DM London is now the top city in the world for driving hospitality as an export. It drives nearly £14b of revenue a year. But Manchester has seen a long overdue regeneration and Bristol is a cool city. I think you need to look at cities with great universities as they have fresh people coming to them every year and many end up staying.
I think there will be a greater trend towards the suburbs. When we opened One Sixty in West Hampstead last year, people stopped me in the street to thank me. All of the multiples were up there, but there were few good independents. One or two good operators in the area bring people to the area.
Pied Á Terre
XRHow important is it nowadays to have a PR firm working for you?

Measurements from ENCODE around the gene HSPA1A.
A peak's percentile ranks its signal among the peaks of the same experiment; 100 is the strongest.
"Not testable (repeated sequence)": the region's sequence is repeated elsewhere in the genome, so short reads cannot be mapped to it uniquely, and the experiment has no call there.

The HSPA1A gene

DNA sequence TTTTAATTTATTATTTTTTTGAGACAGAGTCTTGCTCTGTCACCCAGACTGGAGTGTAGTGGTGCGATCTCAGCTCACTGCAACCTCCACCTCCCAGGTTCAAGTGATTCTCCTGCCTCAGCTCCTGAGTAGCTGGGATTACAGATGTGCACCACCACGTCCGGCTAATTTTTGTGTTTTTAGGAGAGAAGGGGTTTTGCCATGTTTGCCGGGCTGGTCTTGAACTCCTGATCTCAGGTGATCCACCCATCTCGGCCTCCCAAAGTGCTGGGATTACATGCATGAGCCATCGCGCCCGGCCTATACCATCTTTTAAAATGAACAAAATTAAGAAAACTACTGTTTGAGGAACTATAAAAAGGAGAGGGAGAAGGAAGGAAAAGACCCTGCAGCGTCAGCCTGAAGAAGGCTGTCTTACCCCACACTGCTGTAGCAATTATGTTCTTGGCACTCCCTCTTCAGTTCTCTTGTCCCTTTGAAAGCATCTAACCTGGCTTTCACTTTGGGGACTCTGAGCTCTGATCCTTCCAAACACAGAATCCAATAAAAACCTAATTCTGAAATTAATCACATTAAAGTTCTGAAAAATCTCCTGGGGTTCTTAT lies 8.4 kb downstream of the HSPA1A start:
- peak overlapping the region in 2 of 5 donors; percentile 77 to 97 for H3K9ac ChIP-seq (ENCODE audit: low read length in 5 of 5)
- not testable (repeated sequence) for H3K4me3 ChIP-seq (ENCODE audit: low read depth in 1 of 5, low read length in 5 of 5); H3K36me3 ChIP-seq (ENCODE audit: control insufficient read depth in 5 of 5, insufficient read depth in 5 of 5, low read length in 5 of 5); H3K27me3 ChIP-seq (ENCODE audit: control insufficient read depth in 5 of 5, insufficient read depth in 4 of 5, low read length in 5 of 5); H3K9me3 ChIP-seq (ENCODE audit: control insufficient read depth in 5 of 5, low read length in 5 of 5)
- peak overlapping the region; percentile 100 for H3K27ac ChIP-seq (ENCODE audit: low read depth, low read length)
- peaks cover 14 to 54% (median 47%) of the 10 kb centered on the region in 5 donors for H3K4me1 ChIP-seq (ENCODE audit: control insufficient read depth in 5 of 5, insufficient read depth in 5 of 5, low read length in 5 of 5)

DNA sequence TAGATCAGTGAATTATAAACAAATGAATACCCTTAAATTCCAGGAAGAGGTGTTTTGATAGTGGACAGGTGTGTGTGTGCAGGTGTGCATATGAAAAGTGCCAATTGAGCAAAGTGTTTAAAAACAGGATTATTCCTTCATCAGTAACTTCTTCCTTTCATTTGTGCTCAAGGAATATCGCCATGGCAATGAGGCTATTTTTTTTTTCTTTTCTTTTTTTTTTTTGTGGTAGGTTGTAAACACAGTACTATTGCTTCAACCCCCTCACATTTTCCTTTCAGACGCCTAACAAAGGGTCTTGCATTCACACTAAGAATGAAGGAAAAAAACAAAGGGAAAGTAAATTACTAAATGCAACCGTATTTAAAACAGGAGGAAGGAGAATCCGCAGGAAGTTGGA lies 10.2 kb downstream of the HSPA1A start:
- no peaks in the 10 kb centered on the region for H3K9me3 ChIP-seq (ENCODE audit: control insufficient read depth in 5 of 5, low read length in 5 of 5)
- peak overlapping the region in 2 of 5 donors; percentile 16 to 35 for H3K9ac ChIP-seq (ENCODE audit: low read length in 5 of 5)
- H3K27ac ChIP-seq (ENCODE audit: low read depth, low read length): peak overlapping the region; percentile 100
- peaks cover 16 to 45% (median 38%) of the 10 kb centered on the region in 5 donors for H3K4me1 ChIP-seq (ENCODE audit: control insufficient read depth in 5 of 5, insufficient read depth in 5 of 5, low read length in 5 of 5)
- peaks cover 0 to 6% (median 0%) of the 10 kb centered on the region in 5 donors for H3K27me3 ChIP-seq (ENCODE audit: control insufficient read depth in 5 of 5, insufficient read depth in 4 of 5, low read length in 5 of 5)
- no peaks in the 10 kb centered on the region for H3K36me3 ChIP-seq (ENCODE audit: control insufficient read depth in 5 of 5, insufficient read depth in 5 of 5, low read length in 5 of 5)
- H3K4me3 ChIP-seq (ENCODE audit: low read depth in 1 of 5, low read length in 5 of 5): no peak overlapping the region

DM Well, we still do. But then I look at someone like Gary Usher at Sticky Walnut who has been very clever with social media.
It's not so much about when you first open, because then you can write to everyone and tell them you're coming. I don't know that enough operators do that. They expect that Michelin will know that they've opened - you need to tell them. My top tip to any new venture is to write to everyone and tell them what your aspirations are so that they get a feel for the business.
Overall, I think it's difficult to have a successful launch without PR. But if you were to employ an in-house social media person, that will tick a lot of boxes in terms of creating a groundswell of positive opinion.
XRWhich restaurants have you admired the most?
DM There are so many. Number one has to be Raymond Blanc's Belmond Le Manoir aux Quat'Saisons. Without Raymond there wouldn't have been any of this. He showed us the way and gave a very good helping hand when we first opened.